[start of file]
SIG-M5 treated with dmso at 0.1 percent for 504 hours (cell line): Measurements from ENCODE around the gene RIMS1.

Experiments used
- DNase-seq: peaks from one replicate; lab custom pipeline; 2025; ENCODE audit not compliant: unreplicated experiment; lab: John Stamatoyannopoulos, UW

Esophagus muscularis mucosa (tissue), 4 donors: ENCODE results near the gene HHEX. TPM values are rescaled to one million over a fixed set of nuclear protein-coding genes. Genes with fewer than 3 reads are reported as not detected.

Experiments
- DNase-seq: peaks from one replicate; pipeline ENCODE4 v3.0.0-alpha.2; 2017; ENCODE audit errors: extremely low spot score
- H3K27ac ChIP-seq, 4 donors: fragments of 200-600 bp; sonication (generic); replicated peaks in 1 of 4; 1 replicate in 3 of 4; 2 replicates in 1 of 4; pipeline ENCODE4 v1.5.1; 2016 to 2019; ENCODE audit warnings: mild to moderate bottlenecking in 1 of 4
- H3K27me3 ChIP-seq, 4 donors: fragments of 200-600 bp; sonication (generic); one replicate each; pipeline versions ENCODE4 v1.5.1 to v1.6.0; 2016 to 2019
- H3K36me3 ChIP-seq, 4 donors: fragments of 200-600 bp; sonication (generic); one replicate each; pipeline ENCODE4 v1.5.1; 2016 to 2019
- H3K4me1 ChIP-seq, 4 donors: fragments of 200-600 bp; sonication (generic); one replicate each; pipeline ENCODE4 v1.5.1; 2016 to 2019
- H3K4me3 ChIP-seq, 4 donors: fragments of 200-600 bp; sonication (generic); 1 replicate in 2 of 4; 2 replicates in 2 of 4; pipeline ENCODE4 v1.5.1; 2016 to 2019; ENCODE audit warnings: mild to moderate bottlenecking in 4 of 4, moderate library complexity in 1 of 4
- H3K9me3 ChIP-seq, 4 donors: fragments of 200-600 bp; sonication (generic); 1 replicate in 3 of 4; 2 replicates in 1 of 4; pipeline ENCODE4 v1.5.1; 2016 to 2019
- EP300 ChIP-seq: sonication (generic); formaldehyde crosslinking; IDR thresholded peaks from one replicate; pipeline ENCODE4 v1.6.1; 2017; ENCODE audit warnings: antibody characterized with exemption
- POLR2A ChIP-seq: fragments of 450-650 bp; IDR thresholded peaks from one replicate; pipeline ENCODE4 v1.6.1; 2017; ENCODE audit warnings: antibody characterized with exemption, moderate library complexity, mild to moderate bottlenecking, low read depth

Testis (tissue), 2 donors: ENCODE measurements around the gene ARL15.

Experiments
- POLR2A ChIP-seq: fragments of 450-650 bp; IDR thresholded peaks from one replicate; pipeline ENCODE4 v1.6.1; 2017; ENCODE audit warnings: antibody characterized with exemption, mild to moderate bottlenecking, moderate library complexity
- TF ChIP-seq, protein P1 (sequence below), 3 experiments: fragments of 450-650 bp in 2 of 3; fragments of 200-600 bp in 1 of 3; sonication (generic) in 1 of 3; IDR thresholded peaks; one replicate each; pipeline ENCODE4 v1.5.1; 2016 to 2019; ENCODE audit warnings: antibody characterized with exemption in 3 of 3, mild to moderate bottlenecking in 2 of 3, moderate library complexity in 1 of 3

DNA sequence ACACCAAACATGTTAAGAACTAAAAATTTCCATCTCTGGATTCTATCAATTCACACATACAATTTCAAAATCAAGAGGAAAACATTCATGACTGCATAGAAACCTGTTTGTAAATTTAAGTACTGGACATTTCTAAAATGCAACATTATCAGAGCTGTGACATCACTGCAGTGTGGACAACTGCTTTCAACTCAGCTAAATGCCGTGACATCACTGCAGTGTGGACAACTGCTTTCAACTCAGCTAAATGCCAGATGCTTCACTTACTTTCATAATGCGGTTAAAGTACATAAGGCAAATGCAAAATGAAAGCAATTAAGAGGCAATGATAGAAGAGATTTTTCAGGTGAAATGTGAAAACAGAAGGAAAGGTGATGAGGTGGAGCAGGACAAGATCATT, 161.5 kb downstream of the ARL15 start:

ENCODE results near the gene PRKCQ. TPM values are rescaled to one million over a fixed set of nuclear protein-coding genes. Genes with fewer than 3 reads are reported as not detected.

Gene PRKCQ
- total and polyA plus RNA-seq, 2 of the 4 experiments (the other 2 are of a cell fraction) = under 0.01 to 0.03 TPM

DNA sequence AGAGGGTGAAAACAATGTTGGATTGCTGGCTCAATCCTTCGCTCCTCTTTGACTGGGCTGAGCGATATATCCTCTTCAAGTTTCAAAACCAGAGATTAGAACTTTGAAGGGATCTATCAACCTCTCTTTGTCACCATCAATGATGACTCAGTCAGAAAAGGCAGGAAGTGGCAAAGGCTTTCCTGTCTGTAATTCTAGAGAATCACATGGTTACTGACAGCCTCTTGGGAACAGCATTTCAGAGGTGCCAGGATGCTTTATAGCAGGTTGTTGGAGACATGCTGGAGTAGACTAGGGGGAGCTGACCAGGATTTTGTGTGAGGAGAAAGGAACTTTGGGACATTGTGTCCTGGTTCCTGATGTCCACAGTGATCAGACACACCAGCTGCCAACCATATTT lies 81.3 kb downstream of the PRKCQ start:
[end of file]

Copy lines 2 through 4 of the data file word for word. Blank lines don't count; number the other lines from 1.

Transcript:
Experiments used
- DNase-seq: peaks from one replicate; lab custom pipeline; 2025; ENCODE audit not compliant: unreplicated experiment; lab: John Stamatoyannopoulos, UW

Esophagus muscularis mucosa (tissue), 4 donors: ENCODE results near the gene HHEX. TPM values are rescaled to one million over a fixed set of nuclear protein-coding genes. Genes with fewer than 3 reads are reported as not detected.